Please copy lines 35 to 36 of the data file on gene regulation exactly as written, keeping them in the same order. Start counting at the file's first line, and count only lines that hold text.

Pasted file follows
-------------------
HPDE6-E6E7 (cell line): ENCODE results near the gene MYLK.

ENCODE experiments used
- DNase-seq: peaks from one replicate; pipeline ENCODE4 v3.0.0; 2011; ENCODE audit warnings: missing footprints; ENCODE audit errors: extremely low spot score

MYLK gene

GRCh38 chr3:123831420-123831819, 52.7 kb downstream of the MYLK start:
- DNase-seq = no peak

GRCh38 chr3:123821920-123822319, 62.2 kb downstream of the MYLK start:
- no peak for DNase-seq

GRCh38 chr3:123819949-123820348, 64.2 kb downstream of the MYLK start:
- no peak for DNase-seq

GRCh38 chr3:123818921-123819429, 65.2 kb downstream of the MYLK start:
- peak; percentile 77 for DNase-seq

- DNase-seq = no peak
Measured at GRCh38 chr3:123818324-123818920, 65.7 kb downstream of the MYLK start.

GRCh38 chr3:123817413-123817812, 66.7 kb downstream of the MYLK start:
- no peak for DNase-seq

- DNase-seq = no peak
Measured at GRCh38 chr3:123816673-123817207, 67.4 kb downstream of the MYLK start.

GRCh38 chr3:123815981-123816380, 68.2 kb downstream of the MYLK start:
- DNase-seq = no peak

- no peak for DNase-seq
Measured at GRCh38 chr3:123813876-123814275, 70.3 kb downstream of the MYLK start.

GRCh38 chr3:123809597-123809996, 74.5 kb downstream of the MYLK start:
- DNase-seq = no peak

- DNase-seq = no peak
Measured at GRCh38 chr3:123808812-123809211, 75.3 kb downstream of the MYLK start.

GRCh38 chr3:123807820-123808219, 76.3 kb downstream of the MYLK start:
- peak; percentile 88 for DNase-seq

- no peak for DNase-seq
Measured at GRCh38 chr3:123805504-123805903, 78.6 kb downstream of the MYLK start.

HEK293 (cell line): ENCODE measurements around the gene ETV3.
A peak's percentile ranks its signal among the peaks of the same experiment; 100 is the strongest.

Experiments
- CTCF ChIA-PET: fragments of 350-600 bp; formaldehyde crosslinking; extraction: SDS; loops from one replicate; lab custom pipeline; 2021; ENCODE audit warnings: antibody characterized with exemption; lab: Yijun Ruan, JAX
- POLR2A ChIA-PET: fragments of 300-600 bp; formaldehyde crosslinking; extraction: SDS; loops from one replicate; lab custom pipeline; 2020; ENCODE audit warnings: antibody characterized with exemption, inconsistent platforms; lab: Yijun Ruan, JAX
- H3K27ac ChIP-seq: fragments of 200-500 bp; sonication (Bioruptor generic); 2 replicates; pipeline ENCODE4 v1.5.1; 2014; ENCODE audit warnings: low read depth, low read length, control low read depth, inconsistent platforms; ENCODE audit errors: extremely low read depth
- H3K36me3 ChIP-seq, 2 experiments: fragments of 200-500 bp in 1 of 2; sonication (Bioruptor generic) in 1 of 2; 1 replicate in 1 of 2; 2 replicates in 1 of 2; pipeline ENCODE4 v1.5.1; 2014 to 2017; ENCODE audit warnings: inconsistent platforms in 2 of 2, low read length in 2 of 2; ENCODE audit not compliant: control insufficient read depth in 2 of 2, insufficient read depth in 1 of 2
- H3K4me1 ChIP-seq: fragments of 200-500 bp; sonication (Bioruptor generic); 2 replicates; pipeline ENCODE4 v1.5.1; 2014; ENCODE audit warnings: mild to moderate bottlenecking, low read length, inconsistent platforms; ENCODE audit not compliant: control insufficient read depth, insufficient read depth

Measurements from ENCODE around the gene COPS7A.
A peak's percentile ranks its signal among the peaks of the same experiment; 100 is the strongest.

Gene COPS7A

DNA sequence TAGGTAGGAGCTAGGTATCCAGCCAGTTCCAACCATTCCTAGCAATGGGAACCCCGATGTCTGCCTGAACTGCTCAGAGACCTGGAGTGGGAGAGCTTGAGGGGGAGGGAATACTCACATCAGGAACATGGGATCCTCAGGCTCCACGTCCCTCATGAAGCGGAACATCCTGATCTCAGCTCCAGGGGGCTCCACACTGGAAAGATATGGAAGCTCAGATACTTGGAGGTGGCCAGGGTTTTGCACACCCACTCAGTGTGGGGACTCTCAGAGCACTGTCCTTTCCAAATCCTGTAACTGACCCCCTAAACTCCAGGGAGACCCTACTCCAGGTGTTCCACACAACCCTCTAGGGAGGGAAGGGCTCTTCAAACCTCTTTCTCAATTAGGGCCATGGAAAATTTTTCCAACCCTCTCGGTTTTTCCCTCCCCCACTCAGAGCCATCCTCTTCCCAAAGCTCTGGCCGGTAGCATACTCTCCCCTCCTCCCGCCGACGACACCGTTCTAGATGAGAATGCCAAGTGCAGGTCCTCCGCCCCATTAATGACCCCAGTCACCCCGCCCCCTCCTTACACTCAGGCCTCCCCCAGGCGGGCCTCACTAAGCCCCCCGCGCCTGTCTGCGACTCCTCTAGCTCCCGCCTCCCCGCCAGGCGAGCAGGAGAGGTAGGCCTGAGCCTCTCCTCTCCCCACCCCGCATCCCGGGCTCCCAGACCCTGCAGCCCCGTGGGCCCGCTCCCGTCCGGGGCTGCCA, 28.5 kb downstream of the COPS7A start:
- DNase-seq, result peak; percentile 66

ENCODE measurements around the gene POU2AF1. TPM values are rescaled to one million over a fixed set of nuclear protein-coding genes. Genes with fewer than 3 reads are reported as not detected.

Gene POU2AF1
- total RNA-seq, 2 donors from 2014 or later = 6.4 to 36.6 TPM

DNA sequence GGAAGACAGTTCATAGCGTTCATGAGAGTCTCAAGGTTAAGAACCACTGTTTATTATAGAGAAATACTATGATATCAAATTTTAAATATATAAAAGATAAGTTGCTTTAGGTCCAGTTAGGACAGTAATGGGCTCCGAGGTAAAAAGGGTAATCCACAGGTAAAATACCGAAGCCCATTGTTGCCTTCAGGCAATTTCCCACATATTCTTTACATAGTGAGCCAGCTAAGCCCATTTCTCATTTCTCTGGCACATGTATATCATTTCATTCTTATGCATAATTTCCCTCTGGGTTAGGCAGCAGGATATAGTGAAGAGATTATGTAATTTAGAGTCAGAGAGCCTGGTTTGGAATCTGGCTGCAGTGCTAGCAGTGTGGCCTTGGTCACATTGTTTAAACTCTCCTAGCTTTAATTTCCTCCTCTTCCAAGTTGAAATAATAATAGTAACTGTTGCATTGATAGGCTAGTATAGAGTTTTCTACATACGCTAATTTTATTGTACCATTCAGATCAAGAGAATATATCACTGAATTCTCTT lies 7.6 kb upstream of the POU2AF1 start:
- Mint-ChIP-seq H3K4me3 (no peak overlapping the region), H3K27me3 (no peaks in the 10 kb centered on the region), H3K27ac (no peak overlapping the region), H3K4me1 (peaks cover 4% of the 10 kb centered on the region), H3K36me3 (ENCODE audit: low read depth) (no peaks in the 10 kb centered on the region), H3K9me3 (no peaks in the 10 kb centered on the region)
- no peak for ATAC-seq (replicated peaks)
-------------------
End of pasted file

- POLR2A ChIA-PET: fragments of 300-600 bp; formaldehyde crosslinking; extraction: SDS; loops from one replicate; lab custom pipeline; 2020; ENCODE audit warnings: antibody characterized with exemption, inconsistent platforms; lab: Yijun Ruan, JAX
- H3K27ac ChIP-seq: fragments of 200-500 bp; sonication (Bioruptor generic); 2 replicates; pipeline ENCODE4 v1.5.1; 2014; ENCODE audit warnings: low read depth, low read length, control low read depth, inconsistent platforms; ENCODE audit errors: extremely low read depth